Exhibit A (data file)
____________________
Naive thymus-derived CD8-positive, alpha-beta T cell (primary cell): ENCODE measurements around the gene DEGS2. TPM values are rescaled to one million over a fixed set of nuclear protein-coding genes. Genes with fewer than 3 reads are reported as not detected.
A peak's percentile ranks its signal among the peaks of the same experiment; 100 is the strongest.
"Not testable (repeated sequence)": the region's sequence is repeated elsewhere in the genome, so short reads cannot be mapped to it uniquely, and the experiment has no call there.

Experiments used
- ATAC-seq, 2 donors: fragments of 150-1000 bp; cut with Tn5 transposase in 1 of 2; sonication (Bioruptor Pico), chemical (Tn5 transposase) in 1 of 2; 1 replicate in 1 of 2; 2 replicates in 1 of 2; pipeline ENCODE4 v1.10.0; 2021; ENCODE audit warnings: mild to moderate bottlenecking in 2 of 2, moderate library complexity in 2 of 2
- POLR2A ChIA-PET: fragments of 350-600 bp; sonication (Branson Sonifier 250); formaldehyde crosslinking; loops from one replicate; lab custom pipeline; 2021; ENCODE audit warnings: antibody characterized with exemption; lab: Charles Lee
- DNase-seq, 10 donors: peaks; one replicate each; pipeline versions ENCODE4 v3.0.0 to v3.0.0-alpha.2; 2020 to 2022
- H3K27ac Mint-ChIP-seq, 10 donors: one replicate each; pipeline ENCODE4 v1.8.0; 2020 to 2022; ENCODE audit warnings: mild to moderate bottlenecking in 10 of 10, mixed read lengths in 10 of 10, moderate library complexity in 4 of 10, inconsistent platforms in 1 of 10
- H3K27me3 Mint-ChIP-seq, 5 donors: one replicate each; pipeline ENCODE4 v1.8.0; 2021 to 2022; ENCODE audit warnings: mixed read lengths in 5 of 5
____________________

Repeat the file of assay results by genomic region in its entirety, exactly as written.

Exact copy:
Naive thymus-derived CD8-positive, alpha-beta T cell (primary cell): ENCODE measurements around the gene DEGS2. TPM values are rescaled to one million over a fixed set of nuclear protein-coding genes. Genes with fewer than 3 reads are reported as not detected.
A peak's percentile ranks its signal among the peaks of the same experiment; 100 is the strongest.
"Not testable (repeated sequence)": the region's sequence is repeated elsewhere in the genome, so short reads cannot be mapped to it uniquely, and the experiment has no call there.

Experiments used
- ATAC-seq, 2 donors: fragments of 150-1000 bp; cut with Tn5 transposase in 1 of 2; sonication (Bioruptor Pico), chemical (Tn5 transposase) in 1 of 2; 1 replicate in 1 of 2; 2 replicates in 1 of 2; pipeline ENCODE4 v1.10.0; 2021; ENCODE audit warnings: mild to moderate bottlenecking in 2 of 2, moderate library complexity in 2 of 2
- POLR2A ChIA-PET: fragments of 350-600 bp; sonication (Branson Sonifier 250); formaldehyde crosslinking; loops from one replicate; lab custom pipeline; 2021; ENCODE audit warnings: antibody characterized with exemption; lab: Charles Lee
- DNase-seq, 10 donors: peaks; one replicate each; pipeline versions ENCODE4 v3.0.0 to v3.0.0-alpha.2; 2020 to 2022
- H3K27ac Mint-ChIP-seq, 10 donors: one replicate each; pipeline ENCODE4 v1.8.0; 2020 to 2022; ENCODE audit warnings: mild to moderate bottlenecking in 10 of 10, mixed read lengths in 10 of 10, moderate library complexity in 4 of 10, inconsistent platforms in 1 of 10
- H3K27me3 Mint-ChIP-seq, 5 donors: one replicate each; pipeline ENCODE4 v1.8.0; 2021 to 2022; ENCODE audit warnings: mixed read lengths in 5 of 5